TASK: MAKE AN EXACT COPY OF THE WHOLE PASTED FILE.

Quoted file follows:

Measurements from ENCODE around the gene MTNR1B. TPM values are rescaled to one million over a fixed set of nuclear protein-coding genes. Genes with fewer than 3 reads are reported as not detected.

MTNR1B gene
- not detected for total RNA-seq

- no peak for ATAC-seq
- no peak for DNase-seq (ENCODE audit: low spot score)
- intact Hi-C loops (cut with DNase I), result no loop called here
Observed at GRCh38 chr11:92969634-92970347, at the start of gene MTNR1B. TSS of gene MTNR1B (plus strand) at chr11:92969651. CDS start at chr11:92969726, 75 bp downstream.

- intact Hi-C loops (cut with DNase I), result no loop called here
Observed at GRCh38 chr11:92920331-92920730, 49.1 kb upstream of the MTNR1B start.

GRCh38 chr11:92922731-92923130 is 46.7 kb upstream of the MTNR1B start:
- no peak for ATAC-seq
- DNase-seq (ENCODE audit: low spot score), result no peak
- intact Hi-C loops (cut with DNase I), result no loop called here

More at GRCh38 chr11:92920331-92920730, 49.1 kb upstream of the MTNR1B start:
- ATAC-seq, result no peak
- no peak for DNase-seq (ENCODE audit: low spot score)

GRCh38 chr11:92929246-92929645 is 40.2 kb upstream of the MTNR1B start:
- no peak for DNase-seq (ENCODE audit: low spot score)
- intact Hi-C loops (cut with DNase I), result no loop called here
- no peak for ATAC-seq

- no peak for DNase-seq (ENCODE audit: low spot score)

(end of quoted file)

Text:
Measurements from ENCODE around the gene MTNR1B. TPM values are rescaled to one million over a fixed set of nuclear protein-coding genes. Genes with fewer than 3 reads are reported as not detected.

MTNR1B gene
- not detected for total RNA-seq

- no peak for ATAC-seq
- no peak for DNase-seq (ENCODE audit: low spot score)
- intact Hi-C loops (cut with DNase I), result no loop called here
Observed at GRCh38 chr11:92969634-92970347, at the start of gene MTNR1B. TSS of gene MTNR1B (plus strand) at chr11:92969651. CDS start at chr11:92969726, 75 bp downstream.

- intact Hi-C loops (cut with DNase I), result no loop called here
Observed at GRCh38 chr11:92920331-92920730, 49.1 kb upstream of the MTNR1B start.

GRCh38 chr11:92922731-92923130 is 46.7 kb upstream of the MTNR1B start:
- no peak for ATAC-seq
- DNase-seq (ENCODE audit: low spot score), result no peak
- intact Hi-C loops (cut with DNase I), result no loop called here

More at GRCh38 chr11:92920331-92920730, 49.1 kb upstream of the MTNR1B start:
- ATAC-seq, result no peak
- no peak for DNase-seq (ENCODE audit: low spot score)

GRCh38 chr11:92929246-92929645 is 40.2 kb upstream of the MTNR1B start:
- no peak for DNase-seq (ENCODE audit: low spot score)
- intact Hi-C loops (cut with DNase I), result no loop called here
- no peak for ATAC-seq

- no peak for DNase-seq (ENCODE audit: low spot score)